5.      Formalize the overhead administrative requirements – As with the aforementioned need for legal counsel, this may be the best time to seek advisory assistance from knowledgeable insurance agency or staff members, as well as determining contractual needs. There are a number of types of administrative details that will be necessary for such an operation as has been generally described. Among these efforts, insurance and record keeping would be foremost in administrative considerations.
6.      Find a facility Find a building and/or an appropriate facility should be undertaken in the early stages of Advisory Board planning. This would demonstrate a commitment to the Community of the true importance of the ultimate Senior-Youth Organization. Of course included in this effort would be the open discussion of the activities and needs of such an organization. The building/facility space would need to be able to accommodate the planned activities that will have been established. Allowance should be made for future potential needs and activities. Also factored in should consider a central location, access, square footage, current facilities, parking, overhead costs, among a number factors to take into account.
7.      Revenue Plan – This may indeed be the most important aspect of any start-up plan. Obviously without revenues, there can be no organization. It should be the incorporation of a number of forms of receiving and/or generating monies. As a non-profit, making use of the services of a knowledgeable grant writers would an important consideration in seeking local, state, and federal opportunities for receiving funding. Likewise the involvement of business people that could use their experience in suggesting products and services that offer continuing generation of monies. This effort can reduce the requirements for grants and other forms of governmental funding possibilities, thus spreading the forms and methods of generating monies can increase the likelihood of success of the Senior-Youth Center.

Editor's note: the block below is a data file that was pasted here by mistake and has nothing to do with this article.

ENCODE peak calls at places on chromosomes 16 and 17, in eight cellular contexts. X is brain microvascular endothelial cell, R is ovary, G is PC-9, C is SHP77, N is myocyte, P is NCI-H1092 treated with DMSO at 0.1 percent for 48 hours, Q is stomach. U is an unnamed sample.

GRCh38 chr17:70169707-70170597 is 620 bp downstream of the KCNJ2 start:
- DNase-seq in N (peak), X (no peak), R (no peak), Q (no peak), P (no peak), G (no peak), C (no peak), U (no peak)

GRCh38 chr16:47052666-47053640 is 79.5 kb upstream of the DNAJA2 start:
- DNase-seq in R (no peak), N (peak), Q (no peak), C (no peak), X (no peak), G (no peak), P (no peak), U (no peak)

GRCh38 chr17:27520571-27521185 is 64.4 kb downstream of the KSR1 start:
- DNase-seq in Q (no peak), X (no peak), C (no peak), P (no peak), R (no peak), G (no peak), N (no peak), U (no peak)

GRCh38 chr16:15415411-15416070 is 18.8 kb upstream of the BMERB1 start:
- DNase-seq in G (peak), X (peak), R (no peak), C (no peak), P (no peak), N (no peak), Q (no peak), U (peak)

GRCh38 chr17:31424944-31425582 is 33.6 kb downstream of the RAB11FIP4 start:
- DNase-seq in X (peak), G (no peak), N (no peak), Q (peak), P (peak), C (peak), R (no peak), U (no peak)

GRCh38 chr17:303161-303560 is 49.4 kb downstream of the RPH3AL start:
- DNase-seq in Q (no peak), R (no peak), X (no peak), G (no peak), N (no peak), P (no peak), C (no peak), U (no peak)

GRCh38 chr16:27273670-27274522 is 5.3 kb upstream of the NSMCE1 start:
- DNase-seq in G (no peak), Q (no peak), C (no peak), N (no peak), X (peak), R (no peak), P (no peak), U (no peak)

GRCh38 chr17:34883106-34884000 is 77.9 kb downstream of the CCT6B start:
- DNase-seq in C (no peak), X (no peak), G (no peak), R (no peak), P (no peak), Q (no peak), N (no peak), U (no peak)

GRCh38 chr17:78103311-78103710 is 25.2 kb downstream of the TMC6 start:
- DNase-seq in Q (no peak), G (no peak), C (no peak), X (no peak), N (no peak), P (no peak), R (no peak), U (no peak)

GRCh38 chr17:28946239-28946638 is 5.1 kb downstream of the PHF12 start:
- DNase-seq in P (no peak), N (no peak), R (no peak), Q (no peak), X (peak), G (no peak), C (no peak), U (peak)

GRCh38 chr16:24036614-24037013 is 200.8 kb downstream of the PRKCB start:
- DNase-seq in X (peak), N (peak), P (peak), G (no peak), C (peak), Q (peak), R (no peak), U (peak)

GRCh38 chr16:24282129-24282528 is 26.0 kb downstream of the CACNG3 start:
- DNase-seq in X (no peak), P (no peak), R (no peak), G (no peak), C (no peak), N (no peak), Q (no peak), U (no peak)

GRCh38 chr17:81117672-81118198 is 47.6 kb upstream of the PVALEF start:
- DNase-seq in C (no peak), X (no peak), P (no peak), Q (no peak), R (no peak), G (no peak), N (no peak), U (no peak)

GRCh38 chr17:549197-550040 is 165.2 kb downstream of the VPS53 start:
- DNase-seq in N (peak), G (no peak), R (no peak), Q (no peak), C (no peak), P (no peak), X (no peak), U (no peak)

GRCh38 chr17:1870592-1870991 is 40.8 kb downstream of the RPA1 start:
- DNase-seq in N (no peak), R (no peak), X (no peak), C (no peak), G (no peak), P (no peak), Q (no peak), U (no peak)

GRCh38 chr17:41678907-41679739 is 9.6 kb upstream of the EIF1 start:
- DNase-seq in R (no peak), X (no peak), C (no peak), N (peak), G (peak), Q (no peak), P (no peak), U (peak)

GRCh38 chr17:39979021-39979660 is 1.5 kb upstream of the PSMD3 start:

8.      Recruit volunteers and eventually hire staff. Recruit dedicated, reliable people to assume the staff responsibilities. Recruiting volunteers may also be of interest, but it would not necessarily be wise to become “dependent” on volunteers. It would be of greater importance to consider revenue generating opportunities that would be more likely to insure a greater chance of success of The Senior-Youth Center. A steady stream of income can increase the likelihood of having qualified employees.